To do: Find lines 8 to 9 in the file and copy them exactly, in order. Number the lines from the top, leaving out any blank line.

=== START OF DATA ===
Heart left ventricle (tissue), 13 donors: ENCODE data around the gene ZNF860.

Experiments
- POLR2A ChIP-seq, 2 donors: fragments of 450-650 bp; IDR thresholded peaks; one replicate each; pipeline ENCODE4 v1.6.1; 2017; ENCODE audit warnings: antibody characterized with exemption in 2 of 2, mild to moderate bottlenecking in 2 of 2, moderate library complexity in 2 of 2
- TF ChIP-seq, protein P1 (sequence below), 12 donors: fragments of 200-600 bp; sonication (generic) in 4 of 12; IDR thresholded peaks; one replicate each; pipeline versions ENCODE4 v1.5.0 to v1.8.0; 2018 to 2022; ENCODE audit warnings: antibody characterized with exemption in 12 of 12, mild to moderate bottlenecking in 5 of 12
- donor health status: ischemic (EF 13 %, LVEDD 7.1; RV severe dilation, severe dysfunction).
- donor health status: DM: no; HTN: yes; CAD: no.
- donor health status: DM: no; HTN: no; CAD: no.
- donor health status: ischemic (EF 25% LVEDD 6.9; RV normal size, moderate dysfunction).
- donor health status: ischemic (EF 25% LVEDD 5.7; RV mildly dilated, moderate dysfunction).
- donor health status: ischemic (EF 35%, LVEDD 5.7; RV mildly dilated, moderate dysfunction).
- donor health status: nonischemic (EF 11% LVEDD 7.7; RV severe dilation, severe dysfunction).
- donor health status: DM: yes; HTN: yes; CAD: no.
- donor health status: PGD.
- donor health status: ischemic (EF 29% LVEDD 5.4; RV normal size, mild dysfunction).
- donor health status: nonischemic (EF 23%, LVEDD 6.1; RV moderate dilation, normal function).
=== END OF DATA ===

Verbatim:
- donor health status: ischemic (EF 25% LVEDD 6.9; RV normal size, moderate dysfunction).
- donor health status: ischemic (EF 25% LVEDD 5.7; RV mildly dilated, moderate dysfunction).